Ontario Ministry of Labour Kevin Flynn released the Final Report of The Changing Workplaces Review yesterday.
This 419-page report contains 173 recommendations that, if implemented, could have far-reaching implications on Ontario workplaces. In terms of changes to basic employment standards, some of the highlights of the recommendations include:
- Part-time, casual, temporary, seasonal and contract employees be paid at least as much as comparable full-time employees with the same employer.
- Elimination of both student minimum wage and liquor servers minimum wage.
- Option for obtaining group consent to work overtime, or to other hours of work rules, via a secret ballot vote on a sectoral basis. Result of vote would generally be binding on all group employees.
- Eliminate requirement of Ministry of Labour consent for employees to work between 48 to 60 hours in a workweek. Consent for working above 60 hours in a workweek to remain.
- Permit overtime averaging in limited circumstances only; namely, where doing so allows for a compressed workweek, continental shift or other flexibilities in employee scheduling desired by employees, or provides for employer scheduling requirements where the total number of hours worked would not exceed the overtime threshold during the averaging period.
- Process for employees to request changes to working hours (increases, decreases or flexible work schedule) and/or work location after 1 year of employment, without fear of reprisal or retaliation.
- Requirement to pay 3 hours at the employee’s regular wage rate when the 3-Hour Rule applies (i.e. when an employee who regularly works more than 3 hours a day is required to report to work but works less than 3 hours). The 3-Hour Rule currently requires payment of 3 hours only at minimum wage rate.
- All employees to be entitled to personal emergency leave by removing current 50-employee threshold. Decrease annual entitlement to 7 days (excluding bereavement leave days). Expand permitted use of personal emergency leave to include domestic violence situations.
- Separate bereavement leave entitlement of 3 unpaid days for each death of any prescribed family member. No annual restriction.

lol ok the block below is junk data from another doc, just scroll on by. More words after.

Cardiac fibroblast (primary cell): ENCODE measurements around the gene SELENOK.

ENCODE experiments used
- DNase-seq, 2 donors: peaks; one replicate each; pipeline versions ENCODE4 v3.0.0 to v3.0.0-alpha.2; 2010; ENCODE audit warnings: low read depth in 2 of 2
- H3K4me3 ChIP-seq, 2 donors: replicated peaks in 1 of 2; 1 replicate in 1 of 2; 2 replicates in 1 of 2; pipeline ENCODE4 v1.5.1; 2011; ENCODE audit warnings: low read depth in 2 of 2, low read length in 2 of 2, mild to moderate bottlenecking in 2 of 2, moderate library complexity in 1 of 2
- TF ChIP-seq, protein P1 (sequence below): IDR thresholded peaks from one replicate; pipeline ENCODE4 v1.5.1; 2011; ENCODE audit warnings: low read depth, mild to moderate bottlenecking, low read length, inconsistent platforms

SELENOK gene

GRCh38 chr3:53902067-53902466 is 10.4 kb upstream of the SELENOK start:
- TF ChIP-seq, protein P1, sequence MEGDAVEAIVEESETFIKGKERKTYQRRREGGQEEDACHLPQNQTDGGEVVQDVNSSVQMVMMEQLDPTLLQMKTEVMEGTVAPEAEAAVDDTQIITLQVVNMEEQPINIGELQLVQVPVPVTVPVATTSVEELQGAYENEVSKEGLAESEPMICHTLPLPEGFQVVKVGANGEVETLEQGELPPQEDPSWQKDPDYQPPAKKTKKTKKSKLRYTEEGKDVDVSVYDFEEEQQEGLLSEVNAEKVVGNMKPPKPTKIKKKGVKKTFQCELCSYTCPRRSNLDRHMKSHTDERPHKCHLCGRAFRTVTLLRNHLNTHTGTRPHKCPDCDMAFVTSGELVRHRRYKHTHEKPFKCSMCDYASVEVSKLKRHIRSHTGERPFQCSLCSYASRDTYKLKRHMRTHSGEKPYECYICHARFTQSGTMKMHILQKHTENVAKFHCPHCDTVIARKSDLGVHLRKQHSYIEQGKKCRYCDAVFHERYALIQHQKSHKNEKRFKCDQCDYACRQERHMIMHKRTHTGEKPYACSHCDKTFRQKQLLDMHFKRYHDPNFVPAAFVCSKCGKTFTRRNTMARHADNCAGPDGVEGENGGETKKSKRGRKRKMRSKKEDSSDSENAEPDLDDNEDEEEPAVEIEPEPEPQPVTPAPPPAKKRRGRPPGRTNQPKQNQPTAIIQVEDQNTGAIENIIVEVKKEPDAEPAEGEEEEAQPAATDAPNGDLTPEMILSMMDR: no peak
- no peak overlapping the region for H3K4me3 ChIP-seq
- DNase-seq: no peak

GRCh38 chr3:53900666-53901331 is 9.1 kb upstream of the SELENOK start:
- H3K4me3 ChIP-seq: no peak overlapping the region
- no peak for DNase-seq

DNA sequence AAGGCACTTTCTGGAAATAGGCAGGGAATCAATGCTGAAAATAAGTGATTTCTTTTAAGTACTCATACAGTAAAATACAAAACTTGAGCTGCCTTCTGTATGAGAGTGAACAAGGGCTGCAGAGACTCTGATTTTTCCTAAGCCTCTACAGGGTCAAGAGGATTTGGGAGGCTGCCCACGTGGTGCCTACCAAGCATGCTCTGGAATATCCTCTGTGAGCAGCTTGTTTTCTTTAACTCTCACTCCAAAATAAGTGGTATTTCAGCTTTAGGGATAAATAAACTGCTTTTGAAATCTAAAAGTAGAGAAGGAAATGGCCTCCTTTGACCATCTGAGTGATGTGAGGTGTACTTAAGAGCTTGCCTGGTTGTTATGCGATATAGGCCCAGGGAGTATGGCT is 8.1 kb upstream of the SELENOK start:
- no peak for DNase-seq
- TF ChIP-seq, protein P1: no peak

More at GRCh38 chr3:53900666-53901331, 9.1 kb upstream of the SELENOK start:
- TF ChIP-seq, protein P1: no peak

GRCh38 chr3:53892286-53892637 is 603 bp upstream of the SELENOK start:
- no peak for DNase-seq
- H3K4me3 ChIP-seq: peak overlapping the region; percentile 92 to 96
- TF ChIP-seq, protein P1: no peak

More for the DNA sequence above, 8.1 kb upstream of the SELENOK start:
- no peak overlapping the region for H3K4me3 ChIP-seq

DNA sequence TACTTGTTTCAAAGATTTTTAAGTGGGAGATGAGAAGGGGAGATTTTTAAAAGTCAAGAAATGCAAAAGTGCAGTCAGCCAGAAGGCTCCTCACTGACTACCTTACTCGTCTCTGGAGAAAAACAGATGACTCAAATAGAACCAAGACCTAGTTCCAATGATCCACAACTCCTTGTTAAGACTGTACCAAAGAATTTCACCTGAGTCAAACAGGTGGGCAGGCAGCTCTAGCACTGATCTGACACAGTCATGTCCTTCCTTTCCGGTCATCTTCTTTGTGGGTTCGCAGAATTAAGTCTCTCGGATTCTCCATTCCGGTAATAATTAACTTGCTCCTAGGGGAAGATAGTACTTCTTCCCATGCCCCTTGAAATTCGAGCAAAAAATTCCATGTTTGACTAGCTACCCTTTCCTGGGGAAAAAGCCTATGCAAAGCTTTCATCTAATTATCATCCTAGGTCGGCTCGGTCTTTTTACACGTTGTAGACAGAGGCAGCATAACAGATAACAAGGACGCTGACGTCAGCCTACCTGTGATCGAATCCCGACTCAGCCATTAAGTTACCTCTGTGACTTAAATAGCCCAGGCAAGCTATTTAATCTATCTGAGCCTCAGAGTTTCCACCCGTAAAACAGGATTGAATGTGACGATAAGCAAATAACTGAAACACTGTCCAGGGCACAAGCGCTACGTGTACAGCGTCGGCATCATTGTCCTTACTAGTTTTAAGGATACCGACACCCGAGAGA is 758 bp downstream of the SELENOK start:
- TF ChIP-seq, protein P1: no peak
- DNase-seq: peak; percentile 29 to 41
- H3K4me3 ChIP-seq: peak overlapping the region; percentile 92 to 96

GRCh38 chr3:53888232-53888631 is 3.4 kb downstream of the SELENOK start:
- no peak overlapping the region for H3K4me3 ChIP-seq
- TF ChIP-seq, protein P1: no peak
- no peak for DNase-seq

- Requirement for employers to pay for doctor’s notes if required by the employer.
- Family medical leave extended to 26-weeks in any 52-week period.
- Crime-related child death and disappearance leave expanded to allow for up to 104 weeks of leave in the event of any death of a child or any crime-related disappearance of a child.
- Increase vacation time to 3 weeks and vacation pay to 6% of earned wages, after completing 5 years of employment with the same employer.
The news isn’t all bad for employers. There were a number of anticipated changes that are, in fact, not being recommended by the Report. These include both mandatory paid sick days and reducing the overtime threshold to 40 hours. Also important to note is that there is no mention of any recommended increase to parental leave to coincide with the newly extended EI parental benefits.
Once again, these are only recommendations. We understand that the provincial government has reviewed these recommendations and will be announcing their formal response within the next week. We will keep you posted as more developments occur.
Siskinds’ Labour & Employment group is continuing to review the Final Report and will provide updates on developments as they occur. For more information on the Final Report’s overall changes to the ESA and the LRA, please see Beth Traynor and Chris Sinal’s blogs here and here, respectively.